•    One of the main ways in which you can help children to become readers is by sharing books and reading aloud to them. They will learn to talk about the story and pictures, join in the parts they know and eventually recognize the words on the page.

BookPALS 

BookPALS (Performing Artists for Literacy in Schools) is a fantastic resource for teachers and parents.  A class activity could incorporate listening to the storytellers online as examples of how to read out loud to children.  Adult can then use these examples to improve their reading skills, and share them at home with children.
Storyline Online is an innovative website featuring well-known actors reading quality children’s picture books aloud.  Offered free of charge, these imaginatively produced videos fully capture the intricate illustrations, colors and textures of each book. Storyline Online also includes a supplemental activities section developed by an Early Literacy curriculum specialist. The videos and related activities strengthen comprehension, verbal and written skills of English language learners worldwide. All 17 completed stories and activities are available 24 hours a day, seven days a week at www.storylineonline.net.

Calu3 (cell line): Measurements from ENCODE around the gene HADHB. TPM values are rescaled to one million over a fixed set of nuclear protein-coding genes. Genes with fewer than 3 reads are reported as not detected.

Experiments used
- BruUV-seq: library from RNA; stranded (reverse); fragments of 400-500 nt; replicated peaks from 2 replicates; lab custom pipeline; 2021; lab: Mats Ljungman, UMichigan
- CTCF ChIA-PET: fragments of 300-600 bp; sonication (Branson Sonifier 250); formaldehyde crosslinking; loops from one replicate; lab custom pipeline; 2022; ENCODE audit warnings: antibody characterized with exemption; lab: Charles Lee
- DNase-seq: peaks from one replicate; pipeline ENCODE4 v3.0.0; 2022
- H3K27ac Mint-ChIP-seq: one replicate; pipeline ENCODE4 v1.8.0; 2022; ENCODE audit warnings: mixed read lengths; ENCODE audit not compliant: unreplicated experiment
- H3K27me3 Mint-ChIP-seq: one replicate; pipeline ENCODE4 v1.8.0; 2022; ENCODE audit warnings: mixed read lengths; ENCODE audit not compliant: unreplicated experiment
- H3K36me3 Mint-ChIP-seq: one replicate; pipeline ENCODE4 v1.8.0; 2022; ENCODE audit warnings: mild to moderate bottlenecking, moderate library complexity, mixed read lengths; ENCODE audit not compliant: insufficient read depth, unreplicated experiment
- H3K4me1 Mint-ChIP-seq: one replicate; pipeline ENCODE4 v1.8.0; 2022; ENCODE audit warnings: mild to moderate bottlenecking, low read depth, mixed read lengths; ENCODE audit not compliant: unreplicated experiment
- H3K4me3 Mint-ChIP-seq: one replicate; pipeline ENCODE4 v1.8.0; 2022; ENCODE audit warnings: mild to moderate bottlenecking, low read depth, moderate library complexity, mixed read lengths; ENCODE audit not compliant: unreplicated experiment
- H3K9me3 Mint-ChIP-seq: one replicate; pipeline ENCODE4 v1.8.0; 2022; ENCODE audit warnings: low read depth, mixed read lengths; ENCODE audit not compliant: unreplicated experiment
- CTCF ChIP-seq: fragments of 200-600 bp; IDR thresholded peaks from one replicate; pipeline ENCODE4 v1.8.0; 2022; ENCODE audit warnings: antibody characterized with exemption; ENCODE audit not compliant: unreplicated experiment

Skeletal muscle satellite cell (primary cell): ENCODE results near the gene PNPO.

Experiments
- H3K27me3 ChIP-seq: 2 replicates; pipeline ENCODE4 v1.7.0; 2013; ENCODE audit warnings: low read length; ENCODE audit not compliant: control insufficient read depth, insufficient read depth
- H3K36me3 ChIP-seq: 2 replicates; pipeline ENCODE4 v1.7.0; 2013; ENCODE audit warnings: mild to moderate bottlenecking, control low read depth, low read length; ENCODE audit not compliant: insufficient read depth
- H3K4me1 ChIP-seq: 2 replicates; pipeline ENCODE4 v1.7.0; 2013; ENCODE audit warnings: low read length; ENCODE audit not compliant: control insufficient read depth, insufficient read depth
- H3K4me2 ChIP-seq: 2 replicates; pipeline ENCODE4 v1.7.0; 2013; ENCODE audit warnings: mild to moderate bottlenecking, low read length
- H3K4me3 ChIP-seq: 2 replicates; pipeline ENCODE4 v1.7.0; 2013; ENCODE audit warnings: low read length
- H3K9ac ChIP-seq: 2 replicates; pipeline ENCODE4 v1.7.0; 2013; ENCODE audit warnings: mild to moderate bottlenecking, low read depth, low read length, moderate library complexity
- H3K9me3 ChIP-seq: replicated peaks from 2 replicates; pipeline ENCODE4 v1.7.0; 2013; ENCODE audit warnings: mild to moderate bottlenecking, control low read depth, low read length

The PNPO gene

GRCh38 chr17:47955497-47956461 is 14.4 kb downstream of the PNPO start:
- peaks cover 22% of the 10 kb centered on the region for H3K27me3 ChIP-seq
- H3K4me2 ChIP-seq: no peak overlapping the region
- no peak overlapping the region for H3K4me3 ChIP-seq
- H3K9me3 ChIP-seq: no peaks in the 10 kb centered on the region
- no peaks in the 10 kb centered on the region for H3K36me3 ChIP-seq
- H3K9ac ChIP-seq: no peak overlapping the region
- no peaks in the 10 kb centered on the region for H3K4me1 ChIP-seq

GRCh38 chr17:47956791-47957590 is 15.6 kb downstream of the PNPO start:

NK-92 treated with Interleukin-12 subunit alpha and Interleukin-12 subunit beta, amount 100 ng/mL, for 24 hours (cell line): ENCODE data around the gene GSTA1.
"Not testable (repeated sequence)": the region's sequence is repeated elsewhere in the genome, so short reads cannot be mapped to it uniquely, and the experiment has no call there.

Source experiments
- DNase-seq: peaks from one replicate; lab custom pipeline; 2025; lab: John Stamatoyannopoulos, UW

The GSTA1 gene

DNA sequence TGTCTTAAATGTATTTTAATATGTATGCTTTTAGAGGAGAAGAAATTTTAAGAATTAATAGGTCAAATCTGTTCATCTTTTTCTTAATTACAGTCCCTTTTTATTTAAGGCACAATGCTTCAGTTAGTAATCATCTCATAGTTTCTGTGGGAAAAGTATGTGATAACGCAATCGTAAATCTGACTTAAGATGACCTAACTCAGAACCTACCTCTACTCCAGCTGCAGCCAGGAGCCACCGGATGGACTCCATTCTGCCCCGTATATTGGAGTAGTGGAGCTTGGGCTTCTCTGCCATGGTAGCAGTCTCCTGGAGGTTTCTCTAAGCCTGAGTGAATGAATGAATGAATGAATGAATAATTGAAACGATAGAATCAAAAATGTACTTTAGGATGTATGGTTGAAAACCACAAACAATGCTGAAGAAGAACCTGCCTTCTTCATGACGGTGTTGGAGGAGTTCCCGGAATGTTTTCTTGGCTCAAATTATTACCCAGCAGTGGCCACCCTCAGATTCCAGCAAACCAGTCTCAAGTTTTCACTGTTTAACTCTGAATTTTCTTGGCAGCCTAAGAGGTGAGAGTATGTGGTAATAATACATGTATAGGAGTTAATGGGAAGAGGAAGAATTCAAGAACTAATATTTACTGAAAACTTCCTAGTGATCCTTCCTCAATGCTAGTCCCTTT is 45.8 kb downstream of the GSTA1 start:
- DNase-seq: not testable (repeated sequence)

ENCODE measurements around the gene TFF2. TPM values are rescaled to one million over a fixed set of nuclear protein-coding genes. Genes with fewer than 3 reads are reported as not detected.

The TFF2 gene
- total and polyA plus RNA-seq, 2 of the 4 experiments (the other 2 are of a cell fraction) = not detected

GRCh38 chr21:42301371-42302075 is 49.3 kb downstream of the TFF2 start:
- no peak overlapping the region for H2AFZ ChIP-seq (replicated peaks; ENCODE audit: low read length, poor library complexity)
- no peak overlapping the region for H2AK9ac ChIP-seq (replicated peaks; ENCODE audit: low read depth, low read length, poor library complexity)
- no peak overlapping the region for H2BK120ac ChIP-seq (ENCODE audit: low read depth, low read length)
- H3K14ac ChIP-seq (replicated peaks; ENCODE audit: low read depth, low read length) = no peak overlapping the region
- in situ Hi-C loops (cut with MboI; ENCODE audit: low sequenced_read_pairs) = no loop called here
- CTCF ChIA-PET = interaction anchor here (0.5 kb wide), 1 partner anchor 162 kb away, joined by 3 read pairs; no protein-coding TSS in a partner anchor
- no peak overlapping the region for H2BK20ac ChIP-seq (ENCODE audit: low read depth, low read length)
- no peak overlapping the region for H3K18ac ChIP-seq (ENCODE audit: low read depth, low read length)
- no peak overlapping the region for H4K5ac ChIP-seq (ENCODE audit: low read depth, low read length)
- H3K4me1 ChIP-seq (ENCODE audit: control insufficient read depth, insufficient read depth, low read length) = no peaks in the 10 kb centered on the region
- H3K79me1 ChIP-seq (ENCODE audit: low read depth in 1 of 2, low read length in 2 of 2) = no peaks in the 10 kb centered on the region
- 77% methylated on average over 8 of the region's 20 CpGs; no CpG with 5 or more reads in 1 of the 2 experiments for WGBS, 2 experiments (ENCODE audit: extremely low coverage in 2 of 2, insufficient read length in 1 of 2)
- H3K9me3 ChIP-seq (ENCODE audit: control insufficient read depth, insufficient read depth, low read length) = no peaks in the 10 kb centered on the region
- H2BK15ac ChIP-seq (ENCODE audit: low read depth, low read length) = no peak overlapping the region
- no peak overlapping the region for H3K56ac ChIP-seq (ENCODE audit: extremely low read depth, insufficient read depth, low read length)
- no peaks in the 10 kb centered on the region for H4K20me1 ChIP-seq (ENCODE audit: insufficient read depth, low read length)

New stories this year include:
“Enemy Pie” written by Derek Munson and read by Camryn Manheim “Romeow & Drooliet” written by Nina Laden and read by Haylie Duff “White Socks Only” written by Evelyn Coleman and read by Amber Tamblyn
“When Pigasso Met Mootise” written by Nina Laden and read by Eric Close “Dad, Are You The Tooth Fairy?” written and read by Jason Alexander

Reading is Fundamental

Reading is Fundamental is the nation’s largest children’s literacy organization.  The site offers advice and creative ideas for educators and parents.  Check out www.rif.org/educators/ for projects, interactive games and writing activities that can be altered to use with adult literacy students, and resources that can be passed on to the students.